Although having the right solutions and platforms in place is critical when it comes to medical device security, leaders are finding that having the right culture is just as important. “Security is not a blocker; it’s an enabler,” said our panelists in a recent discussion.
With budgets getting tighter and the cybersecurity talent pool shrinking, it’s time for a “paradigm shift,” according to Nate Lesser, CISO at Children’s National. During a recent webinar, he talked about how an integrated incident response strategy focused on training, communication, and collaboration has helped strengthen the organization’s security posture.
Although medical devices are increasingly connected to the internet and hospital networks – and, therefore, extremely vulnerable to cyberattacks – security management isn’t a primary concern, said Joey Meneses, who explains why this is problematic, and what leaders can do to mitigate risk.
Failing to take the necessary steps to keep IoMT and IoT devices protected is like making sure your front door is locked and bolted while keeping one of the back windows unlatched, according to John Halamka and Paul Cerrato of Mayo Clinic Platform.
Between the “primitive design” plaguing many EHRs and the high potential for error with patient-entered data, ensuring data quality has become a mountain for healthcare leaders. But with the right approach, there are ways to improve it, according to our speakers.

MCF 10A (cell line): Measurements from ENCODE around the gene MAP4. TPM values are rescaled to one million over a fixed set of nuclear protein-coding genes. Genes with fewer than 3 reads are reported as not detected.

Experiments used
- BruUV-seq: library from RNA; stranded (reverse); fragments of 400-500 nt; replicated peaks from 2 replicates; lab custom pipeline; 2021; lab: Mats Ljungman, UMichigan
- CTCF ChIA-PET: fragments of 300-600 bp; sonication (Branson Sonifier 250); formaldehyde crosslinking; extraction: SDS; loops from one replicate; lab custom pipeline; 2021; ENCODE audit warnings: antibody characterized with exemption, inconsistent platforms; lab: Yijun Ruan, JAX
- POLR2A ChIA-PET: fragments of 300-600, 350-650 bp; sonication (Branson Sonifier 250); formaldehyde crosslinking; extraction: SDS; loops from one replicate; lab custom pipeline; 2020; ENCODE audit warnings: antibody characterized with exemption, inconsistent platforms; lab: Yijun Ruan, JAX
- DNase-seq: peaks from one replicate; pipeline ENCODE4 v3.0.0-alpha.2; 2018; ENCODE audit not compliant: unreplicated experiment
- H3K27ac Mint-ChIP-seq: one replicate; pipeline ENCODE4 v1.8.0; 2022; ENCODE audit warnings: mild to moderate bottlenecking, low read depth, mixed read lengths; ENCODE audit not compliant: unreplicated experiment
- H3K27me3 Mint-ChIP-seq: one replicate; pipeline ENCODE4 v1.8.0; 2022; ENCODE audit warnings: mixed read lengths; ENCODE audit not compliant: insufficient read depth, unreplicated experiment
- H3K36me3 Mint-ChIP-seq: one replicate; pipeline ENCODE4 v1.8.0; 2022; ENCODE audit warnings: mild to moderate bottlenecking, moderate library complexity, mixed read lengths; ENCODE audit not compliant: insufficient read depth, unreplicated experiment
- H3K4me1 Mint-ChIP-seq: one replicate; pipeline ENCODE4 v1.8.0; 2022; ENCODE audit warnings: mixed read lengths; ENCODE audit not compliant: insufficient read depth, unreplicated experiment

For CIOs and other leaders, it’s not about trying to solve the nation’s drug crisis, but rather, leveraging technology to control the number of prescriptions being written, and present information to caregivers at the point of care, said a group of experts.
The problem? The amount of connected devices found on most networks is significantly higher than most security leaders estimate, according to our panelists. The solution, therefore, must be actionable and automated.
The key to improving patient care is in changing the narrative, according to Peter Pronovost, Chief Clincal Transformation Officer at University Hosptials. “We need to stop believing that defects are inevitable, and start believing they’re preventable.”
The eligibility criteria are constantly changing, anxiety is rampant, support teams are already drained — and those are just some of the issues with distributing the Covid-19 vaccine, said our panelists during a recent discussion.
Despite the benefits it offers – particularly in terms of patient safety – smart pump and EMR integration has sustained slow growth, according to KLAS. But that could change, depending on a few factors.